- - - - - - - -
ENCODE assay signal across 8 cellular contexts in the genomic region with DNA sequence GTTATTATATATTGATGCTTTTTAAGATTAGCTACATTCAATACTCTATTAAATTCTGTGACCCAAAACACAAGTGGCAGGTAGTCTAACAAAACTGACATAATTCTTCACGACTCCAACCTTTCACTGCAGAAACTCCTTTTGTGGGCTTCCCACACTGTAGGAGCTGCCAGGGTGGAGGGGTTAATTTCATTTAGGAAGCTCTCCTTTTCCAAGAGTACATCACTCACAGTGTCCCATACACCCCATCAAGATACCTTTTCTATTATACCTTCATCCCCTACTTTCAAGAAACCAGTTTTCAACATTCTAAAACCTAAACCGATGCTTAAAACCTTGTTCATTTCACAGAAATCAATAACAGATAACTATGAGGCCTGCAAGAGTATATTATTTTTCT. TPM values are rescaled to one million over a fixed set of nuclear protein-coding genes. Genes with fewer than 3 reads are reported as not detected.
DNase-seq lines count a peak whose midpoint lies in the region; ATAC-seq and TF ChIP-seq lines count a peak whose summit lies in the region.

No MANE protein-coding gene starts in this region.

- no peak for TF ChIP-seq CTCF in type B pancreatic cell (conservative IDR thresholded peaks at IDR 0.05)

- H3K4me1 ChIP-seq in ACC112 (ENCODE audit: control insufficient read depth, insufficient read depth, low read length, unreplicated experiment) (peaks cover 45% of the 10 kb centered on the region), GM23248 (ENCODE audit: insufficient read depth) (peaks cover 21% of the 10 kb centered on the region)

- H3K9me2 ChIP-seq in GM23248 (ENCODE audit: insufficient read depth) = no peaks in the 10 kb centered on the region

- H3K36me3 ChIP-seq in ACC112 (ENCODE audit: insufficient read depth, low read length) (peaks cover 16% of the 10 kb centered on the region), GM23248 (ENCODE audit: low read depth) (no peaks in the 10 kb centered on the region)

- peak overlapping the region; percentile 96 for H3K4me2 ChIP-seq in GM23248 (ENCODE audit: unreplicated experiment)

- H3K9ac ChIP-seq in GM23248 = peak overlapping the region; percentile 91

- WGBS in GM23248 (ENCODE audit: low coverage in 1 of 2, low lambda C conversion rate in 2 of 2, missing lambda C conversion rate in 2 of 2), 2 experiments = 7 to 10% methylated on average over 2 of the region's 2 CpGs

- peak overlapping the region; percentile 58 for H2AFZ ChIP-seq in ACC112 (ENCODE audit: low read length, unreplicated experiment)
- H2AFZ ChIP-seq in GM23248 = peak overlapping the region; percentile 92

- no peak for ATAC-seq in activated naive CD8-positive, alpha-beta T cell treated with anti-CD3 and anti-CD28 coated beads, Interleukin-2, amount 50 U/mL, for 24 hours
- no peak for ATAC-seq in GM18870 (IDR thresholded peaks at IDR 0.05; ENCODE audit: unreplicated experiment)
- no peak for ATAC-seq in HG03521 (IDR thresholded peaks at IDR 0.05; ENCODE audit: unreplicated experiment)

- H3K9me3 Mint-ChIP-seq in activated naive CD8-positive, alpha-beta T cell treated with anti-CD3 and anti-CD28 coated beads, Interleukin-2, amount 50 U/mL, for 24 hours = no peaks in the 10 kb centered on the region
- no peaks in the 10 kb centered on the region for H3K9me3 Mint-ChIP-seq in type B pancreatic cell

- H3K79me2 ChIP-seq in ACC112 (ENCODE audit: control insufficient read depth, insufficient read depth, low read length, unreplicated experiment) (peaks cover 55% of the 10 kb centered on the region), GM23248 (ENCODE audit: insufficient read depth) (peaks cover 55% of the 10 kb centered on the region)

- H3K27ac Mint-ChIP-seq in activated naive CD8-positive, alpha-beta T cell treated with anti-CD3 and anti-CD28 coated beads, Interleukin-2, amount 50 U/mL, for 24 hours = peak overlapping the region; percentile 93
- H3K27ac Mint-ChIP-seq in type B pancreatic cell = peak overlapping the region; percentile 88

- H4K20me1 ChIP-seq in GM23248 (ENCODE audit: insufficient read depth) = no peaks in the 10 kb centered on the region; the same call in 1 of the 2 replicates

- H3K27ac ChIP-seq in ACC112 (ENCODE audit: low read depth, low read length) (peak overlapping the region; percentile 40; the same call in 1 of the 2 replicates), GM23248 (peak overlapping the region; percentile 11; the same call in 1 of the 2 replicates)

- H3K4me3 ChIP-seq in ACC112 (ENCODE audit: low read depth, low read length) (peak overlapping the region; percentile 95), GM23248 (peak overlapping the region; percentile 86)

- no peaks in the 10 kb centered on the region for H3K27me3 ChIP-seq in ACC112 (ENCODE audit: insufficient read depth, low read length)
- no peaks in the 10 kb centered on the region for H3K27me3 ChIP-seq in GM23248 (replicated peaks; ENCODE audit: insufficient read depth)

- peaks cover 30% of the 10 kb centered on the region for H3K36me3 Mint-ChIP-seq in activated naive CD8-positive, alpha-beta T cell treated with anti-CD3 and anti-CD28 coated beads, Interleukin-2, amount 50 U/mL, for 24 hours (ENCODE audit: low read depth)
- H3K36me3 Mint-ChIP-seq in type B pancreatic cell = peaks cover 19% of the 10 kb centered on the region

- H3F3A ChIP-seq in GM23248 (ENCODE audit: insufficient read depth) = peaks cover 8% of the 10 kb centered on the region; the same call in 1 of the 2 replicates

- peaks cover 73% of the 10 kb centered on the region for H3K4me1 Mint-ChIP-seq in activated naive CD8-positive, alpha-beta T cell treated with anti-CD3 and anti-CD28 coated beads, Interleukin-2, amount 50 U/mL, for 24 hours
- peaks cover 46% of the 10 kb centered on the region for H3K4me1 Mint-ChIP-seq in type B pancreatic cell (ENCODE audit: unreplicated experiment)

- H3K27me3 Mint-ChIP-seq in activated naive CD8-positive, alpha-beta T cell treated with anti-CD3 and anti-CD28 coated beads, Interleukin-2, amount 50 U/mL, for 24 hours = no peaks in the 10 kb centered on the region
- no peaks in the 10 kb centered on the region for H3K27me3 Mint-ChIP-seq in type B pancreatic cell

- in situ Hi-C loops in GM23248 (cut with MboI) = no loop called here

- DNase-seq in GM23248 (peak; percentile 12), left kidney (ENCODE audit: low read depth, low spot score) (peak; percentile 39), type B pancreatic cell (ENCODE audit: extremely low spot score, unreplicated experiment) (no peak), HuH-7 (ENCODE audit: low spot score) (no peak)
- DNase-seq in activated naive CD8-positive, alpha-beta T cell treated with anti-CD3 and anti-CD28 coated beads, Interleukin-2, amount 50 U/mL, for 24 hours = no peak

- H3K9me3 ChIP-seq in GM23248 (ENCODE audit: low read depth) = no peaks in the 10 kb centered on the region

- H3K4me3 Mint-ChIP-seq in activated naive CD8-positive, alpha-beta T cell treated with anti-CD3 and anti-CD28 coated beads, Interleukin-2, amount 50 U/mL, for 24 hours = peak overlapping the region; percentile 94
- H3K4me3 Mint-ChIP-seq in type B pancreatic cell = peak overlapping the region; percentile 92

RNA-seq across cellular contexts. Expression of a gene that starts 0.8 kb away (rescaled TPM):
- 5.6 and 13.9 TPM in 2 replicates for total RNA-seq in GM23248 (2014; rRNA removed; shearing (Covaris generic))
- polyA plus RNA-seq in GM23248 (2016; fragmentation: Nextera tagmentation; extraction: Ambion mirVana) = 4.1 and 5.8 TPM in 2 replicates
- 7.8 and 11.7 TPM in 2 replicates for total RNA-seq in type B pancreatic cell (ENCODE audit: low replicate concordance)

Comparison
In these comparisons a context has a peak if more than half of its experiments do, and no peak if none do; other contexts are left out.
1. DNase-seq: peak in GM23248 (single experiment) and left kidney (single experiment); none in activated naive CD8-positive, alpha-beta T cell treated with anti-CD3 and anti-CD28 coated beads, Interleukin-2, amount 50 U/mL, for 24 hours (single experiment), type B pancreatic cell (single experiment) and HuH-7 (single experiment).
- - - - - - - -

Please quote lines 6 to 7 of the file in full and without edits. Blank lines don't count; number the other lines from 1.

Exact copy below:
- H3K9me2 ChIP-seq in GM23248 (ENCODE audit: insufficient read depth) = no peaks in the 10 kb centered on the region

- H3K36me3 ChIP-seq in ACC112 (ENCODE audit: insufficient read depth, low read length) (peaks cover 16% of the 10 kb centered on the region), GM23248 (ENCODE audit: low read depth) (no peaks in the 10 kb centered on the region)